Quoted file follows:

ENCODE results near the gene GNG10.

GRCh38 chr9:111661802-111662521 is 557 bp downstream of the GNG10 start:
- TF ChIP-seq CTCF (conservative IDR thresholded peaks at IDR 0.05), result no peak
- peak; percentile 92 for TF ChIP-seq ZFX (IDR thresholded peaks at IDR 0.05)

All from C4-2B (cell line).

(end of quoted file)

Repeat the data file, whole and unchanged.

ENCODE results near the gene GNG10.

GRCh38 chr9:111661802-111662521 is 557 bp downstream of the GNG10 start:
- TF ChIP-seq CTCF (conservative IDR thresholded peaks at IDR 0.05), result no peak
- peak; percentile 92 for TF ChIP-seq ZFX (IDR thresholded peaks at IDR 0.05)

All from C4-2B (cell line).